pour oil on troubled waters, to

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pour oil on troubled waters

Soothe or calm down something or someone, as in The twins are quarreling so I'd best go pour oil on troubled waters. This term alludes to an ancient practice of pouring oil on ocean waves to calm their turbulence, which was mentioned in the eighth century. [Mid-1800s]
See also: oil, on, pour, trouble, water

pour oil on troubled waters

If you pour oil on troubled waters, you do or say something to make people friendly again after an argument. He is an extremely experienced politician, who some diplomats believe may be able to pour oil on troubled waters. Friends are a blessing — they pour oil on troubled waters, drag you to parties and make you feel loved. Note: It has been known for a long time that pouring oil on rough water could calm it. The Greek author Plutarch mentioned it in about 95 AD: `Why does pouring oil on the sea make it still and calm?'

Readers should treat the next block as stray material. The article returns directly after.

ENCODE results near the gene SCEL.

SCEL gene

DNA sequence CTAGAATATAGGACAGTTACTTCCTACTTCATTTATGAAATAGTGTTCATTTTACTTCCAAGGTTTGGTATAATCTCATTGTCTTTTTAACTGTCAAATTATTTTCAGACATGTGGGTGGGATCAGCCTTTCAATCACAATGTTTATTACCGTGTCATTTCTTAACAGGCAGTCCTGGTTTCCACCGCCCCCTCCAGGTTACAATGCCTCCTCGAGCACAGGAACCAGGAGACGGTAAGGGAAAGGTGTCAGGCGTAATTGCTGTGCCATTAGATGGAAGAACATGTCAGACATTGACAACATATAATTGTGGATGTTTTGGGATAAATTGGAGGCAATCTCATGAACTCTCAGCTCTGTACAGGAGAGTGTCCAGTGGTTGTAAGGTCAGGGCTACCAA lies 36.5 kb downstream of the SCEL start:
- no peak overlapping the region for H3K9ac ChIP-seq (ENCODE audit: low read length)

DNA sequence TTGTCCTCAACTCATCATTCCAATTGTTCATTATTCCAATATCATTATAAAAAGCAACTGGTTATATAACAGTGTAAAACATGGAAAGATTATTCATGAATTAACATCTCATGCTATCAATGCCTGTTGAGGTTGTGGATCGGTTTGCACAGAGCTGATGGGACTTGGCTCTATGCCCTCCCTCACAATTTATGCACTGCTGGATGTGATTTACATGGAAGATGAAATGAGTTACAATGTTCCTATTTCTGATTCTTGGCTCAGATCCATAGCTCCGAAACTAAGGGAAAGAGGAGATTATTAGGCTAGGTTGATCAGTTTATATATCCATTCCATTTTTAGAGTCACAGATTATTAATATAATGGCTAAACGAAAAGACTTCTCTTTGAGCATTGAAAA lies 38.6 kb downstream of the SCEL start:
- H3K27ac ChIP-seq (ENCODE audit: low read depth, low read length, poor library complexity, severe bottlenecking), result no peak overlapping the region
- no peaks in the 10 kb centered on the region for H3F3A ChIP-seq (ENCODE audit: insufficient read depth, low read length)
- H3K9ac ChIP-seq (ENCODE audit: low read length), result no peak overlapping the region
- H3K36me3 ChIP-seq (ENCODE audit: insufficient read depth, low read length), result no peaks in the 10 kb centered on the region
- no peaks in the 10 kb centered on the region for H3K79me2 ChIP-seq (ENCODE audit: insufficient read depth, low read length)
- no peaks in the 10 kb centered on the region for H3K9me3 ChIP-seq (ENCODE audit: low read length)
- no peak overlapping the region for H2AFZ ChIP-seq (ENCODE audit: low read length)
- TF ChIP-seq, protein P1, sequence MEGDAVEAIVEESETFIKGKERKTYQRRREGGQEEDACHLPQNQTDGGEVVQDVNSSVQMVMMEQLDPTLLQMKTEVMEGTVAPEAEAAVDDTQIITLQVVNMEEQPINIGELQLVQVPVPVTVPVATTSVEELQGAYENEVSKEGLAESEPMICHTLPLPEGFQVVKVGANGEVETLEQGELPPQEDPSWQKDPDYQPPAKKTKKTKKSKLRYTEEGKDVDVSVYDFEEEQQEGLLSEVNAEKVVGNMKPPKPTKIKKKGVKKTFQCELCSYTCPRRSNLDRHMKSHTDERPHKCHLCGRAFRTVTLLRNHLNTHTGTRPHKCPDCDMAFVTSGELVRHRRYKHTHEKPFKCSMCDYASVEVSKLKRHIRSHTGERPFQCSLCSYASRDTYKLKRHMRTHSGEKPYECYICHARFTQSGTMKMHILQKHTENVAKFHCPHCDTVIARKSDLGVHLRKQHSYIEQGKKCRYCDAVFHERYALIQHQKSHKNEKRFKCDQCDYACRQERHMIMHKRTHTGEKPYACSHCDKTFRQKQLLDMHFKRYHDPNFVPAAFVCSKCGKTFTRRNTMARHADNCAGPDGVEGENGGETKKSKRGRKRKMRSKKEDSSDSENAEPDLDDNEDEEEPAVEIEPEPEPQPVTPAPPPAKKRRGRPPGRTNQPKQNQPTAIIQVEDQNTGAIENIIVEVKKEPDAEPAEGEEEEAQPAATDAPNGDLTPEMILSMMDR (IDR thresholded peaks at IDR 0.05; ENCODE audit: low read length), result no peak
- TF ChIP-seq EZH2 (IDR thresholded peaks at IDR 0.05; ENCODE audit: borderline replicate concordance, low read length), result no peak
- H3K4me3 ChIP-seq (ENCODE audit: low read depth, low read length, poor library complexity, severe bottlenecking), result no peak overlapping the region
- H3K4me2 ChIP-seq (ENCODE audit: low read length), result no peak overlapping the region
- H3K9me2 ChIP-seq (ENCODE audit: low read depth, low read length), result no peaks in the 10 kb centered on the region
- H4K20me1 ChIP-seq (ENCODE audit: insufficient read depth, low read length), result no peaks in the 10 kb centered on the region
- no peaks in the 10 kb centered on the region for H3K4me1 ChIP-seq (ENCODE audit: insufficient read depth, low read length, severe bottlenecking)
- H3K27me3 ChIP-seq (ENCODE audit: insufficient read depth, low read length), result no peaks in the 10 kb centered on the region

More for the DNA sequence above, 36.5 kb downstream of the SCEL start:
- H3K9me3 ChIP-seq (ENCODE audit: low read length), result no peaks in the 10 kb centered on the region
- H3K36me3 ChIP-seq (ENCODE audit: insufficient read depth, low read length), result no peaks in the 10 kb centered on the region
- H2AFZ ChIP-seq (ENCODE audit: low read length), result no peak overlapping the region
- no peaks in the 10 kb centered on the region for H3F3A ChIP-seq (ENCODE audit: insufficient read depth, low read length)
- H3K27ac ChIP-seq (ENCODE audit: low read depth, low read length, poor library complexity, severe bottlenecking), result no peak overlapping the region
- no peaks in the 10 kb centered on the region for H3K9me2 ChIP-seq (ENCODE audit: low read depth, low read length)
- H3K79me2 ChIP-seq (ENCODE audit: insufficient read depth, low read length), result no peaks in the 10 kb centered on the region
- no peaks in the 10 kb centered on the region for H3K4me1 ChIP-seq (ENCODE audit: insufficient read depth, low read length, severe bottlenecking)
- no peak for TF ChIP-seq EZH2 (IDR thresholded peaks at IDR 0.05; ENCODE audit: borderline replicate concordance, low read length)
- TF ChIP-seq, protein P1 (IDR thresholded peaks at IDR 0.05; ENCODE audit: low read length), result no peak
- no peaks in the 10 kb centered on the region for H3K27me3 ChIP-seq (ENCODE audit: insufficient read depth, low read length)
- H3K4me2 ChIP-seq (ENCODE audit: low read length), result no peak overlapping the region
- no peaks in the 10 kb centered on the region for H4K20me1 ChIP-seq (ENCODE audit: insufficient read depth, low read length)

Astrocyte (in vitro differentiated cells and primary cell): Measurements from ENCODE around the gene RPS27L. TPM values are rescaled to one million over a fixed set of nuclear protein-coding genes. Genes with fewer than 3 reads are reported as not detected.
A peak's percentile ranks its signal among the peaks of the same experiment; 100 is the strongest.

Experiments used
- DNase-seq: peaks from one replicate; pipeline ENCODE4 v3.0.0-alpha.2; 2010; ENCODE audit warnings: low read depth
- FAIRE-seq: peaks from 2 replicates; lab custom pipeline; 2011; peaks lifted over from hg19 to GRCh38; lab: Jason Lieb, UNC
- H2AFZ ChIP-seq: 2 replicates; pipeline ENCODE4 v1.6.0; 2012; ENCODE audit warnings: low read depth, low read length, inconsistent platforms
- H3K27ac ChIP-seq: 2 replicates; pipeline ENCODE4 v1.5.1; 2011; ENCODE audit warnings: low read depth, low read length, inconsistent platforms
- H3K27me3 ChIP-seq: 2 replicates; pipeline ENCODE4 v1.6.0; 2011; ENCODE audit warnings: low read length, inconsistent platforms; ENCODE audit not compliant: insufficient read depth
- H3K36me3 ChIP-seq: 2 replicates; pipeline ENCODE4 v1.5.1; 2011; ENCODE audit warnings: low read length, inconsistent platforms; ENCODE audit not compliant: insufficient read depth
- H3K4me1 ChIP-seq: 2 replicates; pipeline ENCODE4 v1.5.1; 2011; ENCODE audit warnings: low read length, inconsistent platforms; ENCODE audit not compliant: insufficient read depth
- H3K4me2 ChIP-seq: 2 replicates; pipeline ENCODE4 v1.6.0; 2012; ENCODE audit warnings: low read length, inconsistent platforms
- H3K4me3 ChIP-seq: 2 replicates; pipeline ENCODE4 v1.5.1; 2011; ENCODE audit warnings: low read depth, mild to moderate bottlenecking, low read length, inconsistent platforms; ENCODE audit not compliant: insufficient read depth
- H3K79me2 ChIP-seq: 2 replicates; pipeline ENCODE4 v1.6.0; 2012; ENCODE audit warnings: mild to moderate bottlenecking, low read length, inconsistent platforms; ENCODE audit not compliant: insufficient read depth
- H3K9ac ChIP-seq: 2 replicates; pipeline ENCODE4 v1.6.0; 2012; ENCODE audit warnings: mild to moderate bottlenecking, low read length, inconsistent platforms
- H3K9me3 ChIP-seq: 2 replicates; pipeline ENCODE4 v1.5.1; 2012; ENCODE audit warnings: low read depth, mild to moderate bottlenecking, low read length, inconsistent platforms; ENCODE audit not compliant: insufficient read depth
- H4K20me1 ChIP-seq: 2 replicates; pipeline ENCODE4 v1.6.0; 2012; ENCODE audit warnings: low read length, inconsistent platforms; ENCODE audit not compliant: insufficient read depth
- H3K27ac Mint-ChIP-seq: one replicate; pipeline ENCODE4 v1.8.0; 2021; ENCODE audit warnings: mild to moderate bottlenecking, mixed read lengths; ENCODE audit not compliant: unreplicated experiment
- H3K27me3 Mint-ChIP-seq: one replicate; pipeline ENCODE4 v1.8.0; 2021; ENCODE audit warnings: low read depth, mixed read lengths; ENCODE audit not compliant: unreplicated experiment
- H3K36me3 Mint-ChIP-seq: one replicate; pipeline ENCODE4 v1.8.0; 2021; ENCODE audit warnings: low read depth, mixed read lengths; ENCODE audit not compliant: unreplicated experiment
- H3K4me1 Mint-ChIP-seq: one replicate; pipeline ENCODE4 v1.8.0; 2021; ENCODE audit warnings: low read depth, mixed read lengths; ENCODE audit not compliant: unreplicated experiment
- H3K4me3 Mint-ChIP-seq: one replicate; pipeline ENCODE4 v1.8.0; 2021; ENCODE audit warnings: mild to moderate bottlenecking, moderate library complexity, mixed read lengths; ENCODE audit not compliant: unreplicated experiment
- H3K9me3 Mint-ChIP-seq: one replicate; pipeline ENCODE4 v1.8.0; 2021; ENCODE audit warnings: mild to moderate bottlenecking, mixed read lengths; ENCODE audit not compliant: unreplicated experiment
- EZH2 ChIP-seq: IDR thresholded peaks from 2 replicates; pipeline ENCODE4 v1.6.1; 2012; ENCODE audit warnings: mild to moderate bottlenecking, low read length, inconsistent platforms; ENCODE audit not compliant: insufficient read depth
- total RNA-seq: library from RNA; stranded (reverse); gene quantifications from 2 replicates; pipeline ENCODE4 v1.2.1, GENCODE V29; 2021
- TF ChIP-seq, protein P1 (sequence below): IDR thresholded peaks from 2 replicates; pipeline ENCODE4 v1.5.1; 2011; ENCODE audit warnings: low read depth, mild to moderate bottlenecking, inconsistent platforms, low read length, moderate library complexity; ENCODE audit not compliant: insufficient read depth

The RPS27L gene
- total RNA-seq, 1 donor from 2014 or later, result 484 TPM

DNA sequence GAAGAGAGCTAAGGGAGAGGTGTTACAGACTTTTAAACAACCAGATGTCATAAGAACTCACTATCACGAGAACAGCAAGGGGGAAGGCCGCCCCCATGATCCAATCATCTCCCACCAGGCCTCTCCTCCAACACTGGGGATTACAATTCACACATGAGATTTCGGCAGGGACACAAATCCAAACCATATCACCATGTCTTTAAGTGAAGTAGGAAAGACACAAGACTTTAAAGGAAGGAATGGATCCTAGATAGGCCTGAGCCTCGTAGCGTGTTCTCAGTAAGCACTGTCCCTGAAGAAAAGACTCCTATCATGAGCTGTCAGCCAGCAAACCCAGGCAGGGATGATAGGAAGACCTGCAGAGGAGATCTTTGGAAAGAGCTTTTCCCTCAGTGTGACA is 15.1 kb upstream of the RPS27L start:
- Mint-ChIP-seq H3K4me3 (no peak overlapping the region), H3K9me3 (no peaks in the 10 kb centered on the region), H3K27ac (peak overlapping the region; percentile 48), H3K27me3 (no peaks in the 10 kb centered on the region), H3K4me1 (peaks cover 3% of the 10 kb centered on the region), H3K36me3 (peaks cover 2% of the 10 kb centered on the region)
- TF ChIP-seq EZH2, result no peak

See also: oil, on, pour, trouble, water

pour oil on troubled waters

try to settle a disagreement or dispute with words intended to placate or pacify those involved.
See also: oil, on, pour, trouble, water

pour oil on troubled waters, to

To soothe a turbulent situation; to calm down angry persons. This term refers to an ancient practice of pouring oil on ocean waves to decrease their violence. It was mentioned in Bede’s Ecclesiastical History (a.d. 731), which tells of an Irish monk giving a priest holy oil to pour on the sea during a storm. The term was eventually transferred to smoothing over matters of any kind. “Disraeli poured oil and calmed the waters,” reported W. B. Baring, writing about the British statesman (Croker Papers, 1847).
See also: oil, on, pour, trouble